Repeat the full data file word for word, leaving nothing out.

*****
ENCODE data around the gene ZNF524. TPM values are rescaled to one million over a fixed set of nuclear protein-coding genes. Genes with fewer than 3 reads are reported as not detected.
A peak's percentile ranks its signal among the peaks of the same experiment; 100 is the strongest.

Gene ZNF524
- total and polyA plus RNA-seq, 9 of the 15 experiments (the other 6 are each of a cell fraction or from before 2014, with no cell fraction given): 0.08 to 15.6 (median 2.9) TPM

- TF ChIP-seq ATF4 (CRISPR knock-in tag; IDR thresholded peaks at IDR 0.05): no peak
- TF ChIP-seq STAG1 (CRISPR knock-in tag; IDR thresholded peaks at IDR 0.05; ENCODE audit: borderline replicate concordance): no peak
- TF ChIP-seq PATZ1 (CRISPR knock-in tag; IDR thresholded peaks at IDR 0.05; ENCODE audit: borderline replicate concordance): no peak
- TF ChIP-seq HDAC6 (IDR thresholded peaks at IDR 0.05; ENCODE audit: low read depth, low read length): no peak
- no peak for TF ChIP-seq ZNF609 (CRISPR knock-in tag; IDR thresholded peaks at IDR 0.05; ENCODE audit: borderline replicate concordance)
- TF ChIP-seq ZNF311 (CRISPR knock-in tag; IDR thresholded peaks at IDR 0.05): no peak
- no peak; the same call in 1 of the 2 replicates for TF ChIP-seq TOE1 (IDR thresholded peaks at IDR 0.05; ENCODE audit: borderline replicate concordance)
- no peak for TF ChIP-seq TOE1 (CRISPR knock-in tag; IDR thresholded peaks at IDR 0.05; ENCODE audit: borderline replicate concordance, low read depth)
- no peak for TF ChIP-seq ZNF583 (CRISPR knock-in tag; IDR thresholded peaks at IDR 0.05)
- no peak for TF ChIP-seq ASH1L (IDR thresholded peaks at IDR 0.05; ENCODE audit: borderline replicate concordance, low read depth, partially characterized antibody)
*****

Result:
ENCODE data around the gene ZNF524. TPM values are rescaled to one million over a fixed set of nuclear protein-coding genes. Genes with fewer than 3 reads are reported as not detected.
A peak's percentile ranks its signal among the peaks of the same experiment; 100 is the strongest.

Gene ZNF524
- total and polyA plus RNA-seq, 9 of the 15 experiments (the other 6 are each of a cell fraction or from before 2014, with no cell fraction given): 0.08 to 15.6 (median 2.9) TPM

- TF ChIP-seq ATF4 (CRISPR knock-in tag; IDR thresholded peaks at IDR 0.05): no peak
- TF ChIP-seq STAG1 (CRISPR knock-in tag; IDR thresholded peaks at IDR 0.05; ENCODE audit: borderline replicate concordance): no peak
- TF ChIP-seq PATZ1 (CRISPR knock-in tag; IDR thresholded peaks at IDR 0.05; ENCODE audit: borderline replicate concordance): no peak
- TF ChIP-seq HDAC6 (IDR thresholded peaks at IDR 0.05; ENCODE audit: low read depth, low read length): no peak
- no peak for TF ChIP-seq ZNF609 (CRISPR knock-in tag; IDR thresholded peaks at IDR 0.05; ENCODE audit: borderline replicate concordance)
- TF ChIP-seq ZNF311 (CRISPR knock-in tag; IDR thresholded peaks at IDR 0.05): no peak
- no peak; the same call in 1 of the 2 replicates for TF ChIP-seq TOE1 (IDR thresholded peaks at IDR 0.05; ENCODE audit: borderline replicate concordance)
- no peak for TF ChIP-seq TOE1 (CRISPR knock-in tag; IDR thresholded peaks at IDR 0.05; ENCODE audit: borderline replicate concordance, low read depth)
- no peak for TF ChIP-seq ZNF583 (CRISPR knock-in tag; IDR thresholded peaks at IDR 0.05)
- no peak for TF ChIP-seq ASH1L (IDR thresholded peaks at IDR 0.05; ENCODE audit: borderline replicate concordance, low read depth, partially characterized antibody)